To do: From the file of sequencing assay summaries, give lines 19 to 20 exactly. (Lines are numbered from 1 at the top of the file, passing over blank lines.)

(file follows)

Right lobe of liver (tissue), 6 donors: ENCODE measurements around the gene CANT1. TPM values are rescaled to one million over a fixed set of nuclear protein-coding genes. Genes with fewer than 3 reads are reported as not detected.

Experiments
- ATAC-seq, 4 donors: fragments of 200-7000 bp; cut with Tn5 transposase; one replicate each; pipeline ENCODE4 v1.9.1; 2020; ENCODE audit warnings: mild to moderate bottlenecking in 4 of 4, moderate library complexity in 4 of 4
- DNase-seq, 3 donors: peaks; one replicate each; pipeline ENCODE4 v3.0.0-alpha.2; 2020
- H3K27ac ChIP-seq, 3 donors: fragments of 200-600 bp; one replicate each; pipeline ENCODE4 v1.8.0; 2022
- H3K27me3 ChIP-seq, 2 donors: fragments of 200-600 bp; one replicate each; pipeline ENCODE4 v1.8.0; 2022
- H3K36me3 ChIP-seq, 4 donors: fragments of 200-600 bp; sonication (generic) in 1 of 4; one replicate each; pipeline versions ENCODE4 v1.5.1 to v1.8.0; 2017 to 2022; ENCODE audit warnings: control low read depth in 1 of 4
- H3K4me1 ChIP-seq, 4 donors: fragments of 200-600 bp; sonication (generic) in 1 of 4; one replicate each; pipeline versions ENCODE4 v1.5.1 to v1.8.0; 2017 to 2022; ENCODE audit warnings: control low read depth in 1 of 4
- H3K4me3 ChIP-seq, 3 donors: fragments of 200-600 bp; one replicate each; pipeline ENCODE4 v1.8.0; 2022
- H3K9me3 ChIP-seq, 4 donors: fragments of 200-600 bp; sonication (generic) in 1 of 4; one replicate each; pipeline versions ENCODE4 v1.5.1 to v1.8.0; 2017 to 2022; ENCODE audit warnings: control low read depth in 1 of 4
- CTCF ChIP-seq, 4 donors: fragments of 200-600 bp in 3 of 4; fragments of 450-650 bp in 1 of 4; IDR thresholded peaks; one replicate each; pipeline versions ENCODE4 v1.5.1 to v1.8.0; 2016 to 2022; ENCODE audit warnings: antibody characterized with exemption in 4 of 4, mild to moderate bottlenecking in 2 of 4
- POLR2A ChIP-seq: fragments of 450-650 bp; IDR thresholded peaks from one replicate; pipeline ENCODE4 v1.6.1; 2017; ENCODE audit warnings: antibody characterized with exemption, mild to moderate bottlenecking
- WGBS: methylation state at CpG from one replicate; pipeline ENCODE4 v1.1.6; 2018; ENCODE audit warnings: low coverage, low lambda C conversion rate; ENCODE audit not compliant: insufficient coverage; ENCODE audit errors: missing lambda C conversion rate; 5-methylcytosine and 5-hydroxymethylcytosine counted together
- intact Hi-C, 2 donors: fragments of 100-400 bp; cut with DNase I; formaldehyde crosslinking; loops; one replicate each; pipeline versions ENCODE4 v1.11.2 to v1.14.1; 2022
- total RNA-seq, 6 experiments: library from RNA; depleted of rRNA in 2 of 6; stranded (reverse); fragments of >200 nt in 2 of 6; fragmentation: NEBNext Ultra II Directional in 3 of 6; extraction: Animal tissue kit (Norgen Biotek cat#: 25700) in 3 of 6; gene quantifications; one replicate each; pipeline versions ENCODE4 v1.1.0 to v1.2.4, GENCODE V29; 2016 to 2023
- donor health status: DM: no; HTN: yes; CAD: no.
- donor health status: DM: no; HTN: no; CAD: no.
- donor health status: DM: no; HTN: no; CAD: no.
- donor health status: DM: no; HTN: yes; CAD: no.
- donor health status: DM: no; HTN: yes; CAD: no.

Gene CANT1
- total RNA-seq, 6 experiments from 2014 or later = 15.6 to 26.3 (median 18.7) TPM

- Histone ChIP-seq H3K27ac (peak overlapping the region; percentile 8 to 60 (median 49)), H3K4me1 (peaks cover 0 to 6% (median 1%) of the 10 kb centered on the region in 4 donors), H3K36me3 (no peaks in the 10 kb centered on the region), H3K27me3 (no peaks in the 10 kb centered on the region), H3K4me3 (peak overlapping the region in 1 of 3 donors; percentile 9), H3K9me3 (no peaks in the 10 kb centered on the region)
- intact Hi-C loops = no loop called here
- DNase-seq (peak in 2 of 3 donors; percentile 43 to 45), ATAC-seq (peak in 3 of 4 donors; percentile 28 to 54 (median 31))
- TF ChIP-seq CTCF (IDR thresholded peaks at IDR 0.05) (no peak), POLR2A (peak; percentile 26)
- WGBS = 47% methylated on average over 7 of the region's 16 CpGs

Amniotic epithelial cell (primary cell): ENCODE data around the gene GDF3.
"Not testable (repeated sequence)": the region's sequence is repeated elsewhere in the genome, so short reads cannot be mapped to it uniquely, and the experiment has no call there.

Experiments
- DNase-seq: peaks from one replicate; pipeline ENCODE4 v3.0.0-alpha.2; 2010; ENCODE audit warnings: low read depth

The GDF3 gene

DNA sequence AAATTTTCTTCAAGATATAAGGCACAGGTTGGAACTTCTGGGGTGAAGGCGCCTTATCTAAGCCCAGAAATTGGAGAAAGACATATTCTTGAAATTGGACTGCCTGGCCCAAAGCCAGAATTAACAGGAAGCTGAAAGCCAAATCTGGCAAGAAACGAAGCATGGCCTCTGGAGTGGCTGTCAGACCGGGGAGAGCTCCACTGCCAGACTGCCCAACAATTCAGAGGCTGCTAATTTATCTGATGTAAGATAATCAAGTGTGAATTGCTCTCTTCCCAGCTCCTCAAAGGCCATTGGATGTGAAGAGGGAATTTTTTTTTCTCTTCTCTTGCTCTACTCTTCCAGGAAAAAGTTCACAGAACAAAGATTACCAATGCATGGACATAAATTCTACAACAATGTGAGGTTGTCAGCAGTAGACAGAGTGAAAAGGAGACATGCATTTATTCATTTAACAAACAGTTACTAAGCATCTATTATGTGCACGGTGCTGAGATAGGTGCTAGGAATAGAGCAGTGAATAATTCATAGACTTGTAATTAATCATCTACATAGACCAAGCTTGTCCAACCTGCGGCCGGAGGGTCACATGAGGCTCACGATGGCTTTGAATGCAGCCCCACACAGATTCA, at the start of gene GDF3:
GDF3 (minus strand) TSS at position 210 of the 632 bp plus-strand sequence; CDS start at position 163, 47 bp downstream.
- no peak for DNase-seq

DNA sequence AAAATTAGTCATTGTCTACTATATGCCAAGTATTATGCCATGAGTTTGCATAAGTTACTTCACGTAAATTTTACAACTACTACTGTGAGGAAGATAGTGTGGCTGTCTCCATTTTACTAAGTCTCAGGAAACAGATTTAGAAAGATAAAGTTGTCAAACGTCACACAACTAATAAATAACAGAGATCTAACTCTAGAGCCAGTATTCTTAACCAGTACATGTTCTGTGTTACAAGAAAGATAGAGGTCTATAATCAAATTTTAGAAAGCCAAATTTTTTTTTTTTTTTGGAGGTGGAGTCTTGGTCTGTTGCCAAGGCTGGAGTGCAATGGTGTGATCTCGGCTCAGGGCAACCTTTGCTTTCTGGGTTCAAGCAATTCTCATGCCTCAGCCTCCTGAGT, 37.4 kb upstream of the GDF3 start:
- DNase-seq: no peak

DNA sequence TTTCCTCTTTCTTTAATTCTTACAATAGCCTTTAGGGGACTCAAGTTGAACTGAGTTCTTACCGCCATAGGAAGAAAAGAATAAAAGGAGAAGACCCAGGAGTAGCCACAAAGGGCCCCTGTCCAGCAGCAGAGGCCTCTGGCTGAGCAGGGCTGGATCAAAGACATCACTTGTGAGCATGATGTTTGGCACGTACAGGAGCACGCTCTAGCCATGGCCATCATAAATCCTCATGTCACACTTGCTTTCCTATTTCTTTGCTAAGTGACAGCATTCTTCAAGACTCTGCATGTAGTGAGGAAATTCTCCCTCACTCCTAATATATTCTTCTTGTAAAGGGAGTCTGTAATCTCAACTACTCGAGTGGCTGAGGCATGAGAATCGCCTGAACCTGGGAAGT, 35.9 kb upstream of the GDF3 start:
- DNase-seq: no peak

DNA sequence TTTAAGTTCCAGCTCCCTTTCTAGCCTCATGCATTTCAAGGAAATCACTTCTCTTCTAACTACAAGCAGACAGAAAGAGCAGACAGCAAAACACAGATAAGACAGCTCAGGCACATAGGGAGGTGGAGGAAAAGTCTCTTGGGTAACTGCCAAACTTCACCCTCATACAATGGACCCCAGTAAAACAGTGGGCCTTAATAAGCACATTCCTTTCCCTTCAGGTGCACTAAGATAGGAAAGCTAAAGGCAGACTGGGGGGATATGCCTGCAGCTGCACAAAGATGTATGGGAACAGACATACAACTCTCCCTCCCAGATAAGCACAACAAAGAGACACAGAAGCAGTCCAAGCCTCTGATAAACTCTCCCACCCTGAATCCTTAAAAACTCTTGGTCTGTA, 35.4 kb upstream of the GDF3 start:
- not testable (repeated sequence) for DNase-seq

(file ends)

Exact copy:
- donor health status: DM: no; HTN: yes; CAD: no.
- donor health status: DM: no; HTN: yes; CAD: no.